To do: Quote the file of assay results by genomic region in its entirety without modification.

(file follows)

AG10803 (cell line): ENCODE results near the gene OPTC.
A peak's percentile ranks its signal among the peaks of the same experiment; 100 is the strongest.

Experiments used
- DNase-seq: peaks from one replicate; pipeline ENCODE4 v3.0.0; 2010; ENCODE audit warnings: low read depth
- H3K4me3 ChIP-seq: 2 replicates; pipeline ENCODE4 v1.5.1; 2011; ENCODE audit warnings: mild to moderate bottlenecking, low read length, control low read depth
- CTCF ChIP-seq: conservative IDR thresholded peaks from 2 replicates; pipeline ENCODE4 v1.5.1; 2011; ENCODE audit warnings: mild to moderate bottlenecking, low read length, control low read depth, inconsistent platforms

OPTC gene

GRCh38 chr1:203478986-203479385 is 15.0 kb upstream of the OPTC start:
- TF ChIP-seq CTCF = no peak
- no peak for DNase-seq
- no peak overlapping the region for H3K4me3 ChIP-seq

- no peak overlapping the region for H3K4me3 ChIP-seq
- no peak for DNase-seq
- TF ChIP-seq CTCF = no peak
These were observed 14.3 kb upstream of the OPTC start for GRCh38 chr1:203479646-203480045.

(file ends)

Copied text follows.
AG10803 (cell line): ENCODE results near the gene OPTC.
A peak's percentile ranks its signal among the peaks of the same experiment; 100 is the strongest.

Experiments used
- DNase-seq: peaks from one replicate; pipeline ENCODE4 v3.0.0; 2010; ENCODE audit warnings: low read depth
- H3K4me3 ChIP-seq: 2 replicates; pipeline ENCODE4 v1.5.1; 2011; ENCODE audit warnings: mild to moderate bottlenecking, low read length, control low read depth
- CTCF ChIP-seq: conservative IDR thresholded peaks from 2 replicates; pipeline ENCODE4 v1.5.1; 2011; ENCODE audit warnings: mild to moderate bottlenecking, low read length, control low read depth, inconsistent platforms

OPTC gene

GRCh38 chr1:203478986-203479385 is 15.0 kb upstream of the OPTC start:
- TF ChIP-seq CTCF = no peak
- no peak for DNase-seq
- no peak overlapping the region for H3K4me3 ChIP-seq

- no peak overlapping the region for H3K4me3 ChIP-seq
- no peak for DNase-seq
- TF ChIP-seq CTCF = no peak
These were observed 14.3 kb upstream of the OPTC start for GRCh38 chr1:203479646-203480045.